In 1989, super cheap discount stores were a fairly new concept in merchandising. One afternoon, during my lunch hour, I checked out the merchandise in a ninety-nine cent store that recently had opened in Escondido, California.
I wasn’t impressed. The store was messy, and most of the merchandise had been imported from China. The items I briefly considered buying looked as if they would fall apart about two minutes after I handed over my money.
Obviously, I thought, this type of store won’t be in business too long.
Obviously, I was wrong.
Ninety-nine cent stores didn’t go away. They just increased their prices by a penny and morphed into dollar stores. These days, dollar stores seem to be popping up all over the place, like dandelions in the spring. And most of the stores seem to be doing very well.
However, companies frequently have to fight uphill battles in order to get approval to locate in some municipalities.
Several city governments have passed regulations prohibiting dollar stores from locating in “prime” areas. People living in small towns (especially some people living in a certain small town) often are opposed to any form of dollar store locating anywhere within the town.
And although many individuals swear they would never shop at dollar stores, tens of thousands of other people do shop at them. Otherwise, companies wouldn’t be opening so many of them.
And yes, I am one of those other people.
I confess that I shop at dollar stores, mostly at the Dollar Tree stores that are everywhere in San Diego County. The county also has a variety of ninety-nine-cent-type stores. Oddly enough, all items in most of those ninety-nine-cent stores sell for a dollar each.
I don’t buy food products, makeup, medicine, or vitamins at the Dollar Tree. However, there are a lot of “basics” that I do buy there, including greeting cards, office supplies, and kitchen and cleaning supplies.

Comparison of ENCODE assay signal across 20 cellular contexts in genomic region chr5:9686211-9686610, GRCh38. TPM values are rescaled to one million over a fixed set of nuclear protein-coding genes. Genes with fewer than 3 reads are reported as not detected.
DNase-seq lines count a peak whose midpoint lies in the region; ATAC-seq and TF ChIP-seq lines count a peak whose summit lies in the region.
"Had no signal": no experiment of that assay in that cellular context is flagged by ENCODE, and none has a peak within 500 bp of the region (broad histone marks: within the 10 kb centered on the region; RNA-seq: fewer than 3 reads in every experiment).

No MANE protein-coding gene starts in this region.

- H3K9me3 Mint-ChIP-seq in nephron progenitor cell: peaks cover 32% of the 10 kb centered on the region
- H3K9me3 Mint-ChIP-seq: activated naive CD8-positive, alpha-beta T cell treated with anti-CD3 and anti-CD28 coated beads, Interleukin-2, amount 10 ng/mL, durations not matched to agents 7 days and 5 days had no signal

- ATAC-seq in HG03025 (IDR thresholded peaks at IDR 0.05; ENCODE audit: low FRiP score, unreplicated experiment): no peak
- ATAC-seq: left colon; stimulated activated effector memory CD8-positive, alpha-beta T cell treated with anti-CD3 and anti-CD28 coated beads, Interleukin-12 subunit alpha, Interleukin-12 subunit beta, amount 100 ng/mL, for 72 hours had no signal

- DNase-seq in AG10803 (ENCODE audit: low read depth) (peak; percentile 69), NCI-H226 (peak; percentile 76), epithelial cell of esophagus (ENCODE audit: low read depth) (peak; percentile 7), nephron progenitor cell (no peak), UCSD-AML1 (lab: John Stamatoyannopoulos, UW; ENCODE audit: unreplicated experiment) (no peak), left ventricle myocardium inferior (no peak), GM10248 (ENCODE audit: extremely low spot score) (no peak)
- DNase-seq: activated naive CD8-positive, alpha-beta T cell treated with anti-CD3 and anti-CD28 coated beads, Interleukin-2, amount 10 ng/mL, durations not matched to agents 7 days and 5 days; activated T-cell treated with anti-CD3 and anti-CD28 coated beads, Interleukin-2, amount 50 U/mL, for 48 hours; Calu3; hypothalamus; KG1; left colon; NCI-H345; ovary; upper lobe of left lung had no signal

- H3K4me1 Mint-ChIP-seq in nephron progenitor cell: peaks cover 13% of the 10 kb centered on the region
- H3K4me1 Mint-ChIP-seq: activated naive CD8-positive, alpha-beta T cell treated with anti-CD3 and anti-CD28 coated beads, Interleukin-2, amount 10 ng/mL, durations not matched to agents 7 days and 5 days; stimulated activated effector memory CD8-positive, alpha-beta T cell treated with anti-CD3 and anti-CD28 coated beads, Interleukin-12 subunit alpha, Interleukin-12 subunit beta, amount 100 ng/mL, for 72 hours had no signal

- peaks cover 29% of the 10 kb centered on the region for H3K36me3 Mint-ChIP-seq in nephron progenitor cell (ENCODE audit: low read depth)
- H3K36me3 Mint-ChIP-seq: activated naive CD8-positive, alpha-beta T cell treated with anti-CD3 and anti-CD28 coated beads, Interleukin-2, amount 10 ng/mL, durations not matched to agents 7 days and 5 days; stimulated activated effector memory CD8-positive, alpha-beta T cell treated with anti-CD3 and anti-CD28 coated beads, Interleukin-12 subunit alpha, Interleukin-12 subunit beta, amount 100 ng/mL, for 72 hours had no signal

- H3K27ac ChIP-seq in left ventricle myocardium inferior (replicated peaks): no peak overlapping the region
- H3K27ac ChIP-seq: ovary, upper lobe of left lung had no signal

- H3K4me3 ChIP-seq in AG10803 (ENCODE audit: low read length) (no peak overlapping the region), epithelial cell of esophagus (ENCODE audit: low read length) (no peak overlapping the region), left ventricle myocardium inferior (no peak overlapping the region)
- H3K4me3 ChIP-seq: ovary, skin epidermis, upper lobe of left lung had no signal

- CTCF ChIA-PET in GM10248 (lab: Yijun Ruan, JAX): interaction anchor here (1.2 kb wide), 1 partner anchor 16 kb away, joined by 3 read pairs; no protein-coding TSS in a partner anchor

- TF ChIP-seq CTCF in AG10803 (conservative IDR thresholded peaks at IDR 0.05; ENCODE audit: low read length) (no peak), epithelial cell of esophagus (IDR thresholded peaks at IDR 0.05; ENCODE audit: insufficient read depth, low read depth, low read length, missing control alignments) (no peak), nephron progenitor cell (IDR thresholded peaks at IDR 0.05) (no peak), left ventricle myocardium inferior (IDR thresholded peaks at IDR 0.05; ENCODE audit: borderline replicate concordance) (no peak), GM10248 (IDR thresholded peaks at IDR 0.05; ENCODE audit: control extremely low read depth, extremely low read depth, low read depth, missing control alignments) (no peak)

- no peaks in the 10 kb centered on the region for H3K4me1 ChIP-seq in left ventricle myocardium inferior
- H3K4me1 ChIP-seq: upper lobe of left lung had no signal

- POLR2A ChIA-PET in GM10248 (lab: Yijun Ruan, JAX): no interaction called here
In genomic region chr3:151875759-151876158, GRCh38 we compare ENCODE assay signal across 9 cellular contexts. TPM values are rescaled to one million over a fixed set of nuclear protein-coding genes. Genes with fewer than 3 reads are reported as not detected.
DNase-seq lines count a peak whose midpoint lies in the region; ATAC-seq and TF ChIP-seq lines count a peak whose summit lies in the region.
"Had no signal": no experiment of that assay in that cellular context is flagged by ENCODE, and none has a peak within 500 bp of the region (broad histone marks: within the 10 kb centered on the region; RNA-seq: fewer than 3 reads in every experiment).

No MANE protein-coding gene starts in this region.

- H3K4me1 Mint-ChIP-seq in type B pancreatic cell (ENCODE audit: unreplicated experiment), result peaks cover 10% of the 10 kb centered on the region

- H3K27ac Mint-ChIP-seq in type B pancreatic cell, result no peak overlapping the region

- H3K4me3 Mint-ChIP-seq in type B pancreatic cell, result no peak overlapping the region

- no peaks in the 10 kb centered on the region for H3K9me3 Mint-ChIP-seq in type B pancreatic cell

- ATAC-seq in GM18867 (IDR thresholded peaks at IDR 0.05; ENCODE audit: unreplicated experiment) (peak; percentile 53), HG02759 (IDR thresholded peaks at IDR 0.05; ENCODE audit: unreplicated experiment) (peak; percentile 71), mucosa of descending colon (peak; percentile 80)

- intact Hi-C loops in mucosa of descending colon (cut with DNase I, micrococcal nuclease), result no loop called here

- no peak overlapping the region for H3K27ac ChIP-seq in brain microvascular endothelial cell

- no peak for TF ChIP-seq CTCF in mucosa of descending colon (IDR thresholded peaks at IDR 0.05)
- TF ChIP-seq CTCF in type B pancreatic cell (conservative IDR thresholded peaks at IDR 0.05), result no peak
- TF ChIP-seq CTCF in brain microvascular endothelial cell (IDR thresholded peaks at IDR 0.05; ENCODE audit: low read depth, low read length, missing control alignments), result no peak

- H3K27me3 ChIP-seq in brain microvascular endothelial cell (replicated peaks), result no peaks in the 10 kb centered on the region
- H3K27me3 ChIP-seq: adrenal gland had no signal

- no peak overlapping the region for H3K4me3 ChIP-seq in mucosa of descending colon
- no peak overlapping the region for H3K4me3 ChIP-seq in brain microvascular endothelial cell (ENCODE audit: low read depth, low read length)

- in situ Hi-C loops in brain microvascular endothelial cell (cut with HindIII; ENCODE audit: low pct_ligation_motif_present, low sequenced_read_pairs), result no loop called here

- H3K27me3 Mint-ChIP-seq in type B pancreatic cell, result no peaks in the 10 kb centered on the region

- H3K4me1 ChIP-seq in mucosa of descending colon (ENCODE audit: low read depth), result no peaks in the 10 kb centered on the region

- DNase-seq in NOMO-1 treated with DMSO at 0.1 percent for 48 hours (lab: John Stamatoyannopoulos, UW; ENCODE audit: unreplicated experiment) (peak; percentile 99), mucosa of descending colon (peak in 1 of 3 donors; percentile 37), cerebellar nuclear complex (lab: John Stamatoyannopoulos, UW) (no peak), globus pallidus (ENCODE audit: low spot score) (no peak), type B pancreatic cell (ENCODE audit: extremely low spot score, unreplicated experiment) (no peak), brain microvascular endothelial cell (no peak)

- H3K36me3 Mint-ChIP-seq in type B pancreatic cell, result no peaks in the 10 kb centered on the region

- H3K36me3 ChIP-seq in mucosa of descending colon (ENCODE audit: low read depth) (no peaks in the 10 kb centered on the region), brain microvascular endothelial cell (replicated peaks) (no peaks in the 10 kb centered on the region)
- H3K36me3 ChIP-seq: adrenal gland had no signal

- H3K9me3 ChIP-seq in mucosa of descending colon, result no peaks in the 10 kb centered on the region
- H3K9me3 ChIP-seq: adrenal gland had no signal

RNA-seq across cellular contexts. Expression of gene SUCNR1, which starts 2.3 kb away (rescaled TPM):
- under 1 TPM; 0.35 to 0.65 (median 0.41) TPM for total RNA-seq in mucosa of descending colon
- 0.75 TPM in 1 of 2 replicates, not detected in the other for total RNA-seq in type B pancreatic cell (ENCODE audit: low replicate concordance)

I refuse to pay four dollars or more for a greeting card. The Dollar Tree has a variety of very nice greeting cards that sell for a dollar each or two for a dollar. And I’m always able to find cards with verses that are appropriate for the intended recipient.
I do most of my writing and editing on the computer. However, I take notes, lots of notes, the old-fashioned way. I then enter my handwritten notes into the computer (well, I do if I can read my scribbling) and trash the paper copies.
I once spent way too much money on notebooks and other must-have office supplies at Staples and Office Depot. These days, I buy my notebooks, note pads, index cards, and most of my pens at the Dollar Tree.
Last, but definitely not least, it’s no secret that I’m domestically dysfunctional (and I do have published proof). I spend the fewest hours on housework that I can get away with, while still ensuring that the apartment is clean and presentable.
I dislike spending a small fortune on dishcloths, dish towels, sponges, brooms, mops, and dustpans. Paying only a dollar for each of these items suits me just fine. And I’m still using the dish towels, broom, mops, and dust pan I bought more than a year ago.
When it comes to buying certain items, frugal me will continue to buy them at the Dollar Tree and other dollar stores (sorry, Cheshire). I’ve found that most of the present day dollar stores are cleaner and better organized than the first one I walked into 25 years ago. And they offer better quality merchandise today, even though most of that merchandise is still imported from China.
And just for the record, I am neither employed by nor do I own stock in Dollar Tree, Inc.